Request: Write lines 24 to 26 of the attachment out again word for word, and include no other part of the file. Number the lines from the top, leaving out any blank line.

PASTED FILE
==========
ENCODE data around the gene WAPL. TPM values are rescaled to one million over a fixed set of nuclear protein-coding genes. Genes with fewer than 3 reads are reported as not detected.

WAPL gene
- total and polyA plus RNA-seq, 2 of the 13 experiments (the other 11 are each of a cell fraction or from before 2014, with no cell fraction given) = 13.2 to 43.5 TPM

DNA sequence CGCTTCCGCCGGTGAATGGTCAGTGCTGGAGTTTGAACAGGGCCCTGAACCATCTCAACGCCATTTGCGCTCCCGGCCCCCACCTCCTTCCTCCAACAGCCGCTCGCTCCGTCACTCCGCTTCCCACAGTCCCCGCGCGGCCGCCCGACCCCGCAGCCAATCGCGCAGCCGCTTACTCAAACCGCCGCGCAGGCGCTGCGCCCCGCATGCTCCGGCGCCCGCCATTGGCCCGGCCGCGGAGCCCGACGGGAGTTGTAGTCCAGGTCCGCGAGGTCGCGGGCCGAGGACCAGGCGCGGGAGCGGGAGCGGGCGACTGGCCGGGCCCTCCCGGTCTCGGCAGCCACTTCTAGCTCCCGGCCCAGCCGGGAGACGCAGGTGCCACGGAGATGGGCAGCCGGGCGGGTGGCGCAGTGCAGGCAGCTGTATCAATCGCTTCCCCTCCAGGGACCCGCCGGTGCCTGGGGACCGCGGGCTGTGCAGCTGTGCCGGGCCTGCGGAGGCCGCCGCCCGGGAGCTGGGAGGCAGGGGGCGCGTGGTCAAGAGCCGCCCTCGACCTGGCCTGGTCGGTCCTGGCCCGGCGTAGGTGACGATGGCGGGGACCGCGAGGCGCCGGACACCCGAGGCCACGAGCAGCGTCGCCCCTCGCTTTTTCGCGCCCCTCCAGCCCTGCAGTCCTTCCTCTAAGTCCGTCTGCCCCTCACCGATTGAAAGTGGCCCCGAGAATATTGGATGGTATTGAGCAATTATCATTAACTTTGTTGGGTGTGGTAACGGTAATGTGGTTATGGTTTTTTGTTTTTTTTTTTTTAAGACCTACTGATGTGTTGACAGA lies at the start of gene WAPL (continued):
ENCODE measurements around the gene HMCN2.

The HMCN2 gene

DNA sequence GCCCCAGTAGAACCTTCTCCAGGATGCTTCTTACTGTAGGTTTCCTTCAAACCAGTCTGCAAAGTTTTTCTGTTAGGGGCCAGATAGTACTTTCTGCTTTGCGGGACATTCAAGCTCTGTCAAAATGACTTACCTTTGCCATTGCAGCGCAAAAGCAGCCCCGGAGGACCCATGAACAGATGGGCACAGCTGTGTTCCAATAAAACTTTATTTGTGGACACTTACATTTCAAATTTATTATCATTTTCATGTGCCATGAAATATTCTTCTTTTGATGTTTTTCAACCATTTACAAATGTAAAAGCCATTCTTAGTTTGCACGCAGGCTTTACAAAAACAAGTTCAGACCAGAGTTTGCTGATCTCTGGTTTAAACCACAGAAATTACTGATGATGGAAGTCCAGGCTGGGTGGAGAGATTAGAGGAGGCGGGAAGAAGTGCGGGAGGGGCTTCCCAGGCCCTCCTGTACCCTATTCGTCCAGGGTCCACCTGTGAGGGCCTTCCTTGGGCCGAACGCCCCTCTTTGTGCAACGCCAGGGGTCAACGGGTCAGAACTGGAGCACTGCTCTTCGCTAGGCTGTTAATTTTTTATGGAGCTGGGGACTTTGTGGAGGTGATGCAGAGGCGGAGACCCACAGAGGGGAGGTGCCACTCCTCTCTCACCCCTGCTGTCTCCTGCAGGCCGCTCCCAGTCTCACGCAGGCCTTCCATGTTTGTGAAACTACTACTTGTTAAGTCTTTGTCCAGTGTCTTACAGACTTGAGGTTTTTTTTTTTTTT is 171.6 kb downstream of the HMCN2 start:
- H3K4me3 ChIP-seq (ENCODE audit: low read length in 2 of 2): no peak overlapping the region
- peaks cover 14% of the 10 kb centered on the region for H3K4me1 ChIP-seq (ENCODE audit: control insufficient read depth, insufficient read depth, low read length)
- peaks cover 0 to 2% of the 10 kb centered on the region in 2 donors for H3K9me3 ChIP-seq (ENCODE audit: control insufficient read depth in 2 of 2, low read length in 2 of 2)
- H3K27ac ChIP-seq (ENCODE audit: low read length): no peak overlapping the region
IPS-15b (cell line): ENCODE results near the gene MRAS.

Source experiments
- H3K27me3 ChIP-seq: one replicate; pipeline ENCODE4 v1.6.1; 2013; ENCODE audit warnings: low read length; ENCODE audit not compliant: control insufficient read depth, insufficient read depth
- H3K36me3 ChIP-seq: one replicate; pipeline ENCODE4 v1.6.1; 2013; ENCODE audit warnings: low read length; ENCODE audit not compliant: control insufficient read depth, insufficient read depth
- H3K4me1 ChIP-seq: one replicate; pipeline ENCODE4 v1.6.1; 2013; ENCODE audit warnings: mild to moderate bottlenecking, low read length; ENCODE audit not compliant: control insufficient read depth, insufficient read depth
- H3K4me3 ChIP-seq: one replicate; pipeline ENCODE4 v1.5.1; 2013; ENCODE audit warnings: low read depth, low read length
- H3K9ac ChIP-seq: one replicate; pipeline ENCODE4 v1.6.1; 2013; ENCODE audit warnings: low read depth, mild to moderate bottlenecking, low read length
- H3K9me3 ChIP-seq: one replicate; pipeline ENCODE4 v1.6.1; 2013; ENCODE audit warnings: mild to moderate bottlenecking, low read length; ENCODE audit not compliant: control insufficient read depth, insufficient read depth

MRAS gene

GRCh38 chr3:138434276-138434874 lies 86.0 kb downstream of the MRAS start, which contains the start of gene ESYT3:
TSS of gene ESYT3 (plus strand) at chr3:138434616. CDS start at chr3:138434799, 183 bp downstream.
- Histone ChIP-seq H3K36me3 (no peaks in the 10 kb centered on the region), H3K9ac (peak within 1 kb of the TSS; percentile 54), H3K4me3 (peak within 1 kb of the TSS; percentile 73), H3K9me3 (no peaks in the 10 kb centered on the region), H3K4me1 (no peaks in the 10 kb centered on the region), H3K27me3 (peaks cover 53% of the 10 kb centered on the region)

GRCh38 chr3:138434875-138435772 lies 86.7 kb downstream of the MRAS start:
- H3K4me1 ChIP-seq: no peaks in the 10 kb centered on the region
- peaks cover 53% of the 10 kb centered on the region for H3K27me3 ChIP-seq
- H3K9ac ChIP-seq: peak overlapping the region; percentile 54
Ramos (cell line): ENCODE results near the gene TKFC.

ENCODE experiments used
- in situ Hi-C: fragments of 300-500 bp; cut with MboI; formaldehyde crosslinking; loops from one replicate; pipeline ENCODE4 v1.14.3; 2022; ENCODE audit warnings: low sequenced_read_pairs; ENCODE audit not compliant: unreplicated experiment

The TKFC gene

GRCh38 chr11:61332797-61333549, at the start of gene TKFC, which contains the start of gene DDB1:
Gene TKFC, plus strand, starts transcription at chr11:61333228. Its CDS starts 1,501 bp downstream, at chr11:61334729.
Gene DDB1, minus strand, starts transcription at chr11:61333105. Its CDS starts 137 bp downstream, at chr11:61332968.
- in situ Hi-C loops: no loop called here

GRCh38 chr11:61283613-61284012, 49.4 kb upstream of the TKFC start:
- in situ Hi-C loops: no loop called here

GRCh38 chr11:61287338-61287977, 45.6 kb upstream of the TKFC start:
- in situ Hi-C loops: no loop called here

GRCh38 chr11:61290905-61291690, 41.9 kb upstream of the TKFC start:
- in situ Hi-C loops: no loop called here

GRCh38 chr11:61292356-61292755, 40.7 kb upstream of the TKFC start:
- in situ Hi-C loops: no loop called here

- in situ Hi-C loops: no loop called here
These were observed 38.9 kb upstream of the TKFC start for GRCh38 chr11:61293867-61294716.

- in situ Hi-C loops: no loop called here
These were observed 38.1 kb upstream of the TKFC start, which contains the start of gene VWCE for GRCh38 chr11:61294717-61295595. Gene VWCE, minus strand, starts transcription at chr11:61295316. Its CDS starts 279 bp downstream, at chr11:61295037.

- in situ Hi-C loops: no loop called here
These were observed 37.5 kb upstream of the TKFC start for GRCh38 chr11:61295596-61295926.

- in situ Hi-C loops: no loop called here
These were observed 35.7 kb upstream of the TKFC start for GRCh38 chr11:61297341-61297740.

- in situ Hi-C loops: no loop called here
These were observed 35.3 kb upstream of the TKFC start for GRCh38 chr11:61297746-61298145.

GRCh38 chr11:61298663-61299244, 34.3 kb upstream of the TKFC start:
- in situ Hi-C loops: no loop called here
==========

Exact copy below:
GRCh38 chr3:138434875-138435772 lies 86.7 kb downstream of the MRAS start:
- H3K4me1 ChIP-seq: no peaks in the 10 kb centered on the region
- peaks cover 53% of the 10 kb centered on the region for H3K27me3 ChIP-seq